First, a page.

Summer Seasonal Affective Disorder

A well-known winter phenomenon, seasonal affective disorder strikes some people in summer. As depression and headache disorders tend to occur together, it’s important to watch out for symptoms. Particularly in summer, when it’s easy to mistake depression symptoms with the sapping properties of heat.

In winter, people with SAD tend to sleep more, have less energy,
gain weight and crave carbohydrate. Summer SAD sufferers usually sleep less, lose weight and have anxiety.

Because summer SAD doesn’t appear to be light-related, as it is in winter, the treatments that are effective for winter SAD don’t work for summer sufferers. Antidepressants and “lifestyle changes” are recommended instead. Examples include swimming in cold water every day, avoiding daylight and heat, and listening to a rain-sounds CD.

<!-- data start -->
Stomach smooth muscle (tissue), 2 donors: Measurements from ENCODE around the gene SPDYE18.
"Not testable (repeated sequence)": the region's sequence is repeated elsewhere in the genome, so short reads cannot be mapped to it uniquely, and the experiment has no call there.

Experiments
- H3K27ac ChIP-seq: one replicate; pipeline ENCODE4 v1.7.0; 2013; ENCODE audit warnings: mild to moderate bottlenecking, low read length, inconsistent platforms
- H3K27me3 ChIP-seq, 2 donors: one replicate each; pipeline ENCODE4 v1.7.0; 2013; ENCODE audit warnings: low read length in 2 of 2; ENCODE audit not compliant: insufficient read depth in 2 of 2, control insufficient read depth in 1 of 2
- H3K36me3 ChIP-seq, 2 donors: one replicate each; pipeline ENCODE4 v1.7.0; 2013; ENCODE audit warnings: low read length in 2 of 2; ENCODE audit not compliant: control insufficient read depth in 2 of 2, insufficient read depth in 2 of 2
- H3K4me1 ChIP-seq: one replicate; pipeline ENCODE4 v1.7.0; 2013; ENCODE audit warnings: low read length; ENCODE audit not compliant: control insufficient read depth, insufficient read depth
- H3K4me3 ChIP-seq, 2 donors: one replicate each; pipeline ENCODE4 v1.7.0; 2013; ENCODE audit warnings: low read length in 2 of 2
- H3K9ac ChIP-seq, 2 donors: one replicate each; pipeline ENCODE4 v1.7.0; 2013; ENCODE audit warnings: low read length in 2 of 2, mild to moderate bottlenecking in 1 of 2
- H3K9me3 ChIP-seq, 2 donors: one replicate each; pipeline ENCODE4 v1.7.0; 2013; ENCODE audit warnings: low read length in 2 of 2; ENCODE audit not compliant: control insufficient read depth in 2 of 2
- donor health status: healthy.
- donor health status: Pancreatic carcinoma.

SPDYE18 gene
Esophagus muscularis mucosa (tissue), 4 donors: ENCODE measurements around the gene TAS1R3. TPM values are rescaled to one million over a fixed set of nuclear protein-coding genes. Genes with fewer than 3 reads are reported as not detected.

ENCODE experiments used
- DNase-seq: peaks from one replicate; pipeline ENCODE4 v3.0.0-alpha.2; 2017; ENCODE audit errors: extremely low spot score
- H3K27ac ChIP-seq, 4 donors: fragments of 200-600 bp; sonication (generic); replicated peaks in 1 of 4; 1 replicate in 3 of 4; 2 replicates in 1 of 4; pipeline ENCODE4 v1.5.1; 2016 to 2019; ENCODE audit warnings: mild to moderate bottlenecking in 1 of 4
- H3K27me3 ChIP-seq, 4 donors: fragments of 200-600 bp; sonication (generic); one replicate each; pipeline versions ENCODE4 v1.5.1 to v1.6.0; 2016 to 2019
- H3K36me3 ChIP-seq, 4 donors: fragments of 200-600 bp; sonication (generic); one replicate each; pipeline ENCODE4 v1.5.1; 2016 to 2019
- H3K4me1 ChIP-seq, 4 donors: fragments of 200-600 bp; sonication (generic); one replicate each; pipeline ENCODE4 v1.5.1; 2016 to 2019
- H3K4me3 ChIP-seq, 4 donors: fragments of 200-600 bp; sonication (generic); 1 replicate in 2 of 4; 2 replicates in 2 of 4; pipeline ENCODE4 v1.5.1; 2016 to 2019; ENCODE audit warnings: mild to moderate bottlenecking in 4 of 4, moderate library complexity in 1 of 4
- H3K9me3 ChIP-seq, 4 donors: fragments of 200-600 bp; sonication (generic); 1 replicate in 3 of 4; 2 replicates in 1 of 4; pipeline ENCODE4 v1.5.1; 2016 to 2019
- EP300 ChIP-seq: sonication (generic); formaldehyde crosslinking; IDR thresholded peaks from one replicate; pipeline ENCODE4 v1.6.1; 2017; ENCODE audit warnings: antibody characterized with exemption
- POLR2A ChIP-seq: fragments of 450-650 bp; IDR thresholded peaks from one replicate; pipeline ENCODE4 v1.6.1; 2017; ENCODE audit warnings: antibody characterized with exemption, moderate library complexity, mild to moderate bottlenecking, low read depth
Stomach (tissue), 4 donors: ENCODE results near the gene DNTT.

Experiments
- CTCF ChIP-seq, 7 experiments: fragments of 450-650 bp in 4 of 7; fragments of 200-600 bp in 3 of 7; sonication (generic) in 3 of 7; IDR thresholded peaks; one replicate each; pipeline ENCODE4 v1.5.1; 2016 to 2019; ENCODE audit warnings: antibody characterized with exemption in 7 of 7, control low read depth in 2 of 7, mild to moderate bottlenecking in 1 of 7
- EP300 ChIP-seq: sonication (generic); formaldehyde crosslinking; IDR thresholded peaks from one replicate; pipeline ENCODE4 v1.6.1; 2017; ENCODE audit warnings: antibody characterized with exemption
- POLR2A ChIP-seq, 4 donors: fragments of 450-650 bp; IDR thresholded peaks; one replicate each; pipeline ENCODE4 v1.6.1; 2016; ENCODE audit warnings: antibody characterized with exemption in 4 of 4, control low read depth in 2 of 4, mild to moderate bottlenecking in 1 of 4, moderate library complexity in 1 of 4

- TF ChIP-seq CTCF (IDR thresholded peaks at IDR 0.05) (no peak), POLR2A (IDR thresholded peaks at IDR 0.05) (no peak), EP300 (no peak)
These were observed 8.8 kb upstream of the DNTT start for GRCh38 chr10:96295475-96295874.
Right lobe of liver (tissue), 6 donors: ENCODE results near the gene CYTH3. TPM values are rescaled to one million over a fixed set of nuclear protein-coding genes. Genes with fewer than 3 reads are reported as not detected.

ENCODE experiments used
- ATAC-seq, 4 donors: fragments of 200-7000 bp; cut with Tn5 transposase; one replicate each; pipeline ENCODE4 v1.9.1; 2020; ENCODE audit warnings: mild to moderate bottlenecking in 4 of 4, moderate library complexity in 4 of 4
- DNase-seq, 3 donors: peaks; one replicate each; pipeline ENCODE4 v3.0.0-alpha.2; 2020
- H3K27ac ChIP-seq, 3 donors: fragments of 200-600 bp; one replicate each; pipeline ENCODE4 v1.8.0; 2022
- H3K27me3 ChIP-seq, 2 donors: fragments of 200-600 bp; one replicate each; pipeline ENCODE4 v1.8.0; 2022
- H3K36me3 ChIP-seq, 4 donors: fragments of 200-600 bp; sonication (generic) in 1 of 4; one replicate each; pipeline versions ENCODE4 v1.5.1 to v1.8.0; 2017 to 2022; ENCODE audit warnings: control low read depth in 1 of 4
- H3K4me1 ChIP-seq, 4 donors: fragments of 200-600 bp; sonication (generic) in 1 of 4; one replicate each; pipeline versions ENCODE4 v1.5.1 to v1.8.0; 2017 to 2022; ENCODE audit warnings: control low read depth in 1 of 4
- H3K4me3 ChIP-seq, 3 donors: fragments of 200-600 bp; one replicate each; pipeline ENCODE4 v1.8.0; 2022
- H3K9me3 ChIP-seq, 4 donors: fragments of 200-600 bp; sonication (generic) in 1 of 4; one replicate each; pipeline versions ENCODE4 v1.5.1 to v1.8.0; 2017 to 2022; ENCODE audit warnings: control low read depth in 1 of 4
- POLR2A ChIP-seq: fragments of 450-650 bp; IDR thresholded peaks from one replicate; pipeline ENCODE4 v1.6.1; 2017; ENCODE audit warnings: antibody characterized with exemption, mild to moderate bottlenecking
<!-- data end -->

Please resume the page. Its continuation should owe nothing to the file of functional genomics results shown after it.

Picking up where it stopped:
The New York Times has another informative article: Seasonal Depression Can Accompany Summer Sun. Mayo Clinic explains SAD’s symptoms, causes and treatments.

8 Responses to Summer Seasonal Affective Disorder

Leave a Reply

Your email address will not be published. Required fields are marked *


This site uses Akismet to reduce spam. Learn how your comment data is processed.